Archive for May, 2015
LDS scholars have been giving significant attention in recent years to the English grammar, vocabulary, and style of the Book of Mormon. The thrust of this literary output has been to argue that the language of the Book of Mormon, far from an embarrassing liability, is in some respects an apologetic asset—even evidence of inspiration. More broadly, these scholars have been arguing that allegations of ungrammatical usage in the Book of Mormon are often unfounded, being based on misunderstandings or ignorance regarding earlier English grammar.
The most recent offering in this burgeoning literature is an article by Stanford Carmack in Interpreter: A Journal of Mormon Scripture. According to Carmack, who has written other recent articles of relevance, mistakes in the analysis of grammar and usage in the Book of Mormon have been made on the assumption that Webster’s 1828 American Dictionary of the English Language is the appropriate reference in such matters. Carmack argues that the Oxford English Dictionary should be used instead. Following the lead of Royal Skousen, the leading scholar on the textual history of the Book of Mormon, Carmack argues that the English of the Book of Mormon is written mainly in the Early Modern English that was current in the 1500s but archaic by Joseph Smith’s day—and not entirely due to imitation of the KJV. On this basis, Carmack argues that Joseph could not have been responsible for the English idiom of the Book of Mormon; it must have come from the Lord revealing specific words to Joseph. At the same time, Carmack admits that some of the language in the Book of Mormon is more modern.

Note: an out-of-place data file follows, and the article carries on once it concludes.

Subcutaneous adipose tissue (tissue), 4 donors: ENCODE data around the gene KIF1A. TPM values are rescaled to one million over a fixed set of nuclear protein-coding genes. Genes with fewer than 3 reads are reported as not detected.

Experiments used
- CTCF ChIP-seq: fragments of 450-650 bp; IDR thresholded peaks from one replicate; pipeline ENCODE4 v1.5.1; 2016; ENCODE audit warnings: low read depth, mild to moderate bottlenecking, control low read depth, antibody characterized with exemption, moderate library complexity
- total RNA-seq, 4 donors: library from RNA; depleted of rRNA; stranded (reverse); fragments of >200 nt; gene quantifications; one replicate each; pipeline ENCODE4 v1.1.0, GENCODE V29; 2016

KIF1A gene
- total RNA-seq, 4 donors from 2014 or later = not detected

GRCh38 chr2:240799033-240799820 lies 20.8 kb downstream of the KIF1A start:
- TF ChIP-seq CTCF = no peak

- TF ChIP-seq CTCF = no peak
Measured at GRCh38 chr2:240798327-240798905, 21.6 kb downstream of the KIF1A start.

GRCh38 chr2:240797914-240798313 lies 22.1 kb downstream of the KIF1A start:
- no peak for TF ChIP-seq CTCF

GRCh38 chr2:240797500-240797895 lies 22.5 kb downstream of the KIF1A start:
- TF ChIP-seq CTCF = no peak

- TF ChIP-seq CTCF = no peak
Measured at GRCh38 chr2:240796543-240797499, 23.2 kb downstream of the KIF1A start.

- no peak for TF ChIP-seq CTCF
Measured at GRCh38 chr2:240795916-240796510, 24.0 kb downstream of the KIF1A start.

A thorough examination of Carmack’s article is beyond the scope of what I will attempt here. There are dozens of specific examples that would need to be considered and a thicket of assertions and inferences that would need to be evaluated. Carmack’s work in this and other articles will undoubtedly be hailed as having turned the English grammar question of the Book of Mormon into an astounding evidence of its divine inspiration. I believe there are serious holes in the argument and that it raises questions so far unanswered. For example, to the best of my knowledge no one has yet explained why God would reveal a translation of an ancient scripture to a nineteenth-century man in largely (but not entirely) sixteenth-century English. However, here I wish to address just one point, albeit a somewhat tangential point to Carmack’s overall project. The point concerns the use of the English pronoun thou in the King James Version (KJV), a matter of some possible relevance to its usage in the Book of Mormon. Read the rest of this entry »